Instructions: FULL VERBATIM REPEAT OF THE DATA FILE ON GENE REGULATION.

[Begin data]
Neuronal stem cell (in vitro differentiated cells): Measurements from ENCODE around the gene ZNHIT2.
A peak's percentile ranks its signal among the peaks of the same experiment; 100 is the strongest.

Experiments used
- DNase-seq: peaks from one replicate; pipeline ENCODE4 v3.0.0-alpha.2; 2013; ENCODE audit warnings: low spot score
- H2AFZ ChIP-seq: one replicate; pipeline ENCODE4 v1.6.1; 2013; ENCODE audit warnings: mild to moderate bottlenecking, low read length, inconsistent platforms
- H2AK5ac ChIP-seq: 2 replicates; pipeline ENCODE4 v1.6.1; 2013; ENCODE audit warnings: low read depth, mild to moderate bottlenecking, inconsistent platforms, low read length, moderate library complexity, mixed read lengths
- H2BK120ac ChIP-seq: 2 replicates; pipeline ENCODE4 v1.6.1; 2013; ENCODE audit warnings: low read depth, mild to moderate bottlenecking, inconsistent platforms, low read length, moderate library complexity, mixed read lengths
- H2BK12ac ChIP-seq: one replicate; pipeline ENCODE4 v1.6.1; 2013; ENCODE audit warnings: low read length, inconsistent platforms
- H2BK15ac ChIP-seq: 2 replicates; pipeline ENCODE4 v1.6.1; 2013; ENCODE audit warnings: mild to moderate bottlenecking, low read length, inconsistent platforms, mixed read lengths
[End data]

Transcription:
Neuronal stem cell (in vitro differentiated cells): Measurements from ENCODE around the gene ZNHIT2.
A peak's percentile ranks its signal among the peaks of the same experiment; 100 is the strongest.

Experiments used
- DNase-seq: peaks from one replicate; pipeline ENCODE4 v3.0.0-alpha.2; 2013; ENCODE audit warnings: low spot score
- H2AFZ ChIP-seq: one replicate; pipeline ENCODE4 v1.6.1; 2013; ENCODE audit warnings: mild to moderate bottlenecking, low read length, inconsistent platforms
- H2AK5ac ChIP-seq: 2 replicates; pipeline ENCODE4 v1.6.1; 2013; ENCODE audit warnings: low read depth, mild to moderate bottlenecking, inconsistent platforms, low read length, moderate library complexity, mixed read lengths
- H2BK120ac ChIP-seq: 2 replicates; pipeline ENCODE4 v1.6.1; 2013; ENCODE audit warnings: low read depth, mild to moderate bottlenecking, inconsistent platforms, low read length, moderate library complexity, mixed read lengths
- H2BK12ac ChIP-seq: one replicate; pipeline ENCODE4 v1.6.1; 2013; ENCODE audit warnings: low read length, inconsistent platforms
- H2BK15ac ChIP-seq: 2 replicates; pipeline ENCODE4 v1.6.1; 2013; ENCODE audit warnings: mild to moderate bottlenecking, low read length, inconsistent platforms, mixed read lengths